When a friend asked me if I’d like to go to a show Saturday night I accepted the invite, thinking any plans are better than none. I wasn’t concerned much with who was on the bill, just that I had somewhere to be for the moment. Upon entering HOB I’m handed a program, informing me that this is an evening of songs, conversation and hope. (I’m intrigued…something tells me this isn’t going to be the typical performance.) When Tonya Ingram takes the stage, she commands the audience with her words, her refrain “be in love, be in love, be in love WITH YOURSELF” is more felt than heard. Her t shirt reads Hope Is Real. She is real, inviting the crowd to understand her struggle with Lupus and her full-time work to find joy.
For the next few hours the stage becomes the home of resounding voices sharing songs and spoken word. These performers are unified in their unreserved recognition of the world’s weight and an unapologetic harboring of hope. Zach Williams speaks in song reminding all that despite the struggles of life, nobody must be alone. His final words convey the wish to be well and find peace. Wellbeing is a huge theme, and Propaganda implores everyone to take their gifts and shine on. The vibe in the place is uplifting! The music and poetry that follow add to, compound, and resonate that positive energy throughout the people.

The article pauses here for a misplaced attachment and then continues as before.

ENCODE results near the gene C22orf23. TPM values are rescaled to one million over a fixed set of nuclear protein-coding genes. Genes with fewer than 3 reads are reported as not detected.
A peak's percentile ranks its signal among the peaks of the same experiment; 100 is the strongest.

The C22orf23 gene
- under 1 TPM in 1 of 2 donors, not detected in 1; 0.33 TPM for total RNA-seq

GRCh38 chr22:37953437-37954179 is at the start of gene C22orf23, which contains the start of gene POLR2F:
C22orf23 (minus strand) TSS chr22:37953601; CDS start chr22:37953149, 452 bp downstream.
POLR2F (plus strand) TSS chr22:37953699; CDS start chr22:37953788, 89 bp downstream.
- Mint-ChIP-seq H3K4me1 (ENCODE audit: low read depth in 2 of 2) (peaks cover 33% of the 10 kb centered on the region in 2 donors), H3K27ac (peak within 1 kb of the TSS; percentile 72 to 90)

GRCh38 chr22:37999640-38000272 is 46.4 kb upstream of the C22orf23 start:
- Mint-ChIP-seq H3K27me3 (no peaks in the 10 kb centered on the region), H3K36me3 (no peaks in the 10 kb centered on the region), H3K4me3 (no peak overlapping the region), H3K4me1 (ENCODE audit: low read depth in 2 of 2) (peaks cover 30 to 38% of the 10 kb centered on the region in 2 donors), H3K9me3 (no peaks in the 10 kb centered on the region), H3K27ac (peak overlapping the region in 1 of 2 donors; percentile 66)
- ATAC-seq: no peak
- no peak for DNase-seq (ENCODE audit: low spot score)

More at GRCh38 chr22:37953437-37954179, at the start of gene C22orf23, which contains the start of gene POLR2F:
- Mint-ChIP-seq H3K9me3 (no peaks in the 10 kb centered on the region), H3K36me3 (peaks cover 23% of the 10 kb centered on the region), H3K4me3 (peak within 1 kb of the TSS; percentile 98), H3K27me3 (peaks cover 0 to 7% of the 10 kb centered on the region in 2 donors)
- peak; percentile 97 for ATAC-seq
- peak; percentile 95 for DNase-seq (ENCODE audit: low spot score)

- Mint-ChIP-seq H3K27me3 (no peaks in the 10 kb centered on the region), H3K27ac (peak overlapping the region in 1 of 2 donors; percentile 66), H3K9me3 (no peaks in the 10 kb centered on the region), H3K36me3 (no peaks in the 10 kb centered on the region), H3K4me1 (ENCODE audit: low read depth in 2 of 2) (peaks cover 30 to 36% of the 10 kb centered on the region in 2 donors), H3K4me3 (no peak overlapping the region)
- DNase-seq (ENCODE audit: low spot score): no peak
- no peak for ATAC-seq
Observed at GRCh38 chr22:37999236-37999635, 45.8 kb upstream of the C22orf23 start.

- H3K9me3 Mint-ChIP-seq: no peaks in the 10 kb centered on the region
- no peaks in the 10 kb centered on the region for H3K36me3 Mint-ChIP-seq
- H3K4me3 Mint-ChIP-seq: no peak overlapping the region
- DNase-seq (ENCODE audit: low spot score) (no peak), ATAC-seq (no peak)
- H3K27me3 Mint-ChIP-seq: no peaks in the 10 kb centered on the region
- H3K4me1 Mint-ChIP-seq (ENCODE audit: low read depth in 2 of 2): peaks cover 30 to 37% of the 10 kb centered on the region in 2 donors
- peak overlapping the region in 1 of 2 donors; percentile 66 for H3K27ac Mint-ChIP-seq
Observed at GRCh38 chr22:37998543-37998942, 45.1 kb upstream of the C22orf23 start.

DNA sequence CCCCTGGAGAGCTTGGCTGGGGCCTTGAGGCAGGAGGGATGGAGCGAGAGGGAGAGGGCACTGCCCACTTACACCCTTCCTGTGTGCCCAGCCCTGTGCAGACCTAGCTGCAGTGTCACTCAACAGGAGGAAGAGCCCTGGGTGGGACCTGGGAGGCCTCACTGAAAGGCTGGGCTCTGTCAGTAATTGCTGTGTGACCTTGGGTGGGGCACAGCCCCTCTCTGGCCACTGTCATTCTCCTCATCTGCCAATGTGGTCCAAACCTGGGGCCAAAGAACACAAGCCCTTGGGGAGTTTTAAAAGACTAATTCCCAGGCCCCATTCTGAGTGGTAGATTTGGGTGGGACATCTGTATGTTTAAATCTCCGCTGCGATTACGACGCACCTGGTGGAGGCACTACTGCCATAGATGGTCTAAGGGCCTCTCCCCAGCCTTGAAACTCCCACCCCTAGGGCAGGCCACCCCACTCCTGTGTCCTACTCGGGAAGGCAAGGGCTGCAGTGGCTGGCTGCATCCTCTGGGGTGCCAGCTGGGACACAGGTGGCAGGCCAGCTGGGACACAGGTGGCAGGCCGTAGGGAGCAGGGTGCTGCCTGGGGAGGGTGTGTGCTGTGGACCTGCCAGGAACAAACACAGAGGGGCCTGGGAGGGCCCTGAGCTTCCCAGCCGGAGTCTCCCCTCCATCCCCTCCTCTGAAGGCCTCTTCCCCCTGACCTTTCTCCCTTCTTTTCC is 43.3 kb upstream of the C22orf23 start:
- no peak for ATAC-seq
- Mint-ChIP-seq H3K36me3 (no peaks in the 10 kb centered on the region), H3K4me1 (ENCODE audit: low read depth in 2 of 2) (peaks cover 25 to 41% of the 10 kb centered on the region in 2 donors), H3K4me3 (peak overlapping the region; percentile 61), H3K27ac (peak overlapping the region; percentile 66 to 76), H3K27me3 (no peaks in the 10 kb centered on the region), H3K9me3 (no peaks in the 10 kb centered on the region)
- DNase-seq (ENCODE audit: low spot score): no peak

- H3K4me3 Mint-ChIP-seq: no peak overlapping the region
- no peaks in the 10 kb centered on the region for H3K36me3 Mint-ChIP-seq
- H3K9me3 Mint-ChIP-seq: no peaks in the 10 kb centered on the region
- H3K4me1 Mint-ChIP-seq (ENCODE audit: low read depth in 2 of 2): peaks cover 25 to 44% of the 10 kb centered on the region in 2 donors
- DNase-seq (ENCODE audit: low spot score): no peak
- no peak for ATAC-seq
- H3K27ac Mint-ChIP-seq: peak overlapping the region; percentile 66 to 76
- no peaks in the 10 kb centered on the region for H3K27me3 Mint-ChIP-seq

Making my way toward the exit as the evening has come to an end, I see a display…more an interactive work of art. Attendees have written their Heavy burdens atop pieces of paper, and beneath they have listed their method for bringing Light to the world around them. I scan quickly and am surprised at how many of those troubles I personally identify with. I am struck also by the positive focus maintained by so many despite the struggles. I photograph the wall of Heavy and Light and post it on my social media, asking friends to share their own. Within a moment, I am receiving responses and gratitude for giving them the opportunity. I realize TWLOHA is not an event, it is a movement, of which I am now a part.
- Darian Mosley